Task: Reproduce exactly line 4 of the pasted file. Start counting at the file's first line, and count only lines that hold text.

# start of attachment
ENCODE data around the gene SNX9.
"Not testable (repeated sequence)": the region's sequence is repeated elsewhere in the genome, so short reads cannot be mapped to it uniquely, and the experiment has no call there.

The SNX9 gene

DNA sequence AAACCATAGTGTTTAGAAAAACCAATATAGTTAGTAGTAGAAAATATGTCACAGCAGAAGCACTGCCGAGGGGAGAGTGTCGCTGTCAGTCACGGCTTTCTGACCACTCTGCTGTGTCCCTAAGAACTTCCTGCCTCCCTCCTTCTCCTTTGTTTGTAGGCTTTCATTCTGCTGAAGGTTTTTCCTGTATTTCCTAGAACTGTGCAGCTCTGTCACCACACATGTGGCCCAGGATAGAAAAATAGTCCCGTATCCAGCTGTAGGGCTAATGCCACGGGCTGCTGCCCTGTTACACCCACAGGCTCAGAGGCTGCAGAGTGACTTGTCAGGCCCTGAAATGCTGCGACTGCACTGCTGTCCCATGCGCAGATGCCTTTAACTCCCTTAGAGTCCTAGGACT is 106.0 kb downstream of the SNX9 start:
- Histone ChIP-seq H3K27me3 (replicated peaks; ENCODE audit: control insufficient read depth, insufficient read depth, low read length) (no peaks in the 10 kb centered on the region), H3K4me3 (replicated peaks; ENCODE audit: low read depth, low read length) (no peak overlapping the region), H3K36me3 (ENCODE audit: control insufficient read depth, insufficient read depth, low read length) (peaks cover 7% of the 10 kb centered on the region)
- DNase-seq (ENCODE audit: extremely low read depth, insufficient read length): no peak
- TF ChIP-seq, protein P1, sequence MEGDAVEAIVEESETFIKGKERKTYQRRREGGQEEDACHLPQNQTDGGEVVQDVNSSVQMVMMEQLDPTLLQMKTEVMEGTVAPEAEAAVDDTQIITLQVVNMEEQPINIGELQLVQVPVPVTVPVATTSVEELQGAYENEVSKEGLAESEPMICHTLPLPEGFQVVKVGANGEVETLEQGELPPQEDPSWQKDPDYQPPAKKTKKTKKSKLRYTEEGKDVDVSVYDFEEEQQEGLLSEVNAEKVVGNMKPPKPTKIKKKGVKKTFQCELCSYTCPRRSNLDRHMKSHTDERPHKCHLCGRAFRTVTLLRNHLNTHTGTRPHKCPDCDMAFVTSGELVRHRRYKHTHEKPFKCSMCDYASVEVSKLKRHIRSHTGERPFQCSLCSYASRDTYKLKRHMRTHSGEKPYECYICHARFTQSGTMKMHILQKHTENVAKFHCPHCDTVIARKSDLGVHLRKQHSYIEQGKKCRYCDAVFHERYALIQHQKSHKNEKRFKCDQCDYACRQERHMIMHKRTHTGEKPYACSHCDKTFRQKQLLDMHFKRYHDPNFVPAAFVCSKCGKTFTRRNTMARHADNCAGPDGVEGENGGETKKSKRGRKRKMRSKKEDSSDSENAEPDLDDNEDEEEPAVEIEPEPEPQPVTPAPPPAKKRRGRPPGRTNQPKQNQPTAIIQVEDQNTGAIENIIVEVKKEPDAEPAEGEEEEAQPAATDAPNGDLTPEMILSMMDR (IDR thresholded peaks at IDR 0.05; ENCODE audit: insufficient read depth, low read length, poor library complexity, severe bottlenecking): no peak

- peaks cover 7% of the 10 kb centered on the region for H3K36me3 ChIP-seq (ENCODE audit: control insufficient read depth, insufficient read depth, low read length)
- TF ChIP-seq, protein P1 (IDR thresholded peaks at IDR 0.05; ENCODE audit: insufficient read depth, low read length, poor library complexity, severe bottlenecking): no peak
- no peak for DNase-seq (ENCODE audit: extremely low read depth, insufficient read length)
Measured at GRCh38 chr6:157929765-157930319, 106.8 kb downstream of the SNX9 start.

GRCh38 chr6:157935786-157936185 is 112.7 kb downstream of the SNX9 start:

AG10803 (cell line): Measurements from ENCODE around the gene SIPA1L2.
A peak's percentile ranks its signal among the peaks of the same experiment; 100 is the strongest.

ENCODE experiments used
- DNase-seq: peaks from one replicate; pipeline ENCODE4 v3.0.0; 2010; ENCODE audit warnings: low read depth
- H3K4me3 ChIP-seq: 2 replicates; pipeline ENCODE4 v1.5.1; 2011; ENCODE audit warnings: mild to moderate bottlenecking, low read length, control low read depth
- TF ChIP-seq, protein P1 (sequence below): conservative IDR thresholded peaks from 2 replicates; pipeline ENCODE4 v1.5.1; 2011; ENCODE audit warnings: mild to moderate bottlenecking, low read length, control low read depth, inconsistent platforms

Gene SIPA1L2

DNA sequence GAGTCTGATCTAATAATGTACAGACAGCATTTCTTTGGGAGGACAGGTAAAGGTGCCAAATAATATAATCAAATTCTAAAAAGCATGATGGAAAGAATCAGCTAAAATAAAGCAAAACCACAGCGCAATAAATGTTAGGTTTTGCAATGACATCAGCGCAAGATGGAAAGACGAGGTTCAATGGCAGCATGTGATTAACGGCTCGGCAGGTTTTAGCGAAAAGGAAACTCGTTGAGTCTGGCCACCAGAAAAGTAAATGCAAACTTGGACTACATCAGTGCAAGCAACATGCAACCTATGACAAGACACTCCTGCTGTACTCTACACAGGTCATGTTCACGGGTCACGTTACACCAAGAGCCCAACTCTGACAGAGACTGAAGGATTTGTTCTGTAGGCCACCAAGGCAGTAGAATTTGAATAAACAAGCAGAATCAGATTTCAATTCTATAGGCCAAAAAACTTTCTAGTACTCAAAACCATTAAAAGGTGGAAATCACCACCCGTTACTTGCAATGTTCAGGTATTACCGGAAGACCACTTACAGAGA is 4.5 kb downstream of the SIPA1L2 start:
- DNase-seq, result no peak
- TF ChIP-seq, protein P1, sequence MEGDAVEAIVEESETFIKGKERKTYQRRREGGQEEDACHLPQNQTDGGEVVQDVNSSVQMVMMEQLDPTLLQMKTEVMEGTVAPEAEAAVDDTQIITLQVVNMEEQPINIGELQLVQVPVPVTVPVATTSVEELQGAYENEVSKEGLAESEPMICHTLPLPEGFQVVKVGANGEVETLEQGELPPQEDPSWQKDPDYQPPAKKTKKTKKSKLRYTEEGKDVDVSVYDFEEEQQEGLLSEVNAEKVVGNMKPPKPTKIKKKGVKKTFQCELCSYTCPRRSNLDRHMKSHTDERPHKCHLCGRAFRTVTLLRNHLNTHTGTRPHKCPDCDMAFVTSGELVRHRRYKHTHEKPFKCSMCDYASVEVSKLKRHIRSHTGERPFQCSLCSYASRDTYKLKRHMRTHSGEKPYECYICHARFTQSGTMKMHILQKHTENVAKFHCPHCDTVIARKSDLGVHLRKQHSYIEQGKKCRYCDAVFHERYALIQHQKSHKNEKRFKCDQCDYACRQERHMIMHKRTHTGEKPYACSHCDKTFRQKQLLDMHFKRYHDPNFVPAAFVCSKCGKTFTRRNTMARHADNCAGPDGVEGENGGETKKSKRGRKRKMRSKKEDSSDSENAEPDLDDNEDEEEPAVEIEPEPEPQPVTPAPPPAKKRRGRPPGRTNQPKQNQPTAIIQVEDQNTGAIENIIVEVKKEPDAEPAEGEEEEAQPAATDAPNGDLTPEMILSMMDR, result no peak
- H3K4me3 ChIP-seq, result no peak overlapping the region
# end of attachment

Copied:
DNA sequence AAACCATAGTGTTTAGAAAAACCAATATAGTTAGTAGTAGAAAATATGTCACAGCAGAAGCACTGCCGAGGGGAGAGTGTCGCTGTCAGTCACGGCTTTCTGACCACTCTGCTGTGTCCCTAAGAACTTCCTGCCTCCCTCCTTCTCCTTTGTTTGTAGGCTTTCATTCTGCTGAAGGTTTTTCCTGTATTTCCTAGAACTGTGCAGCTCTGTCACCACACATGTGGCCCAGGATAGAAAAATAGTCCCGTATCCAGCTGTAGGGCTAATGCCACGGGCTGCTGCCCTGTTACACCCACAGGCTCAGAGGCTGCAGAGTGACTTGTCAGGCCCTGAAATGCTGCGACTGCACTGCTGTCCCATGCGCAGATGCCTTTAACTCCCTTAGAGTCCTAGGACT is 106.0 kb downstream of the SNX9 start: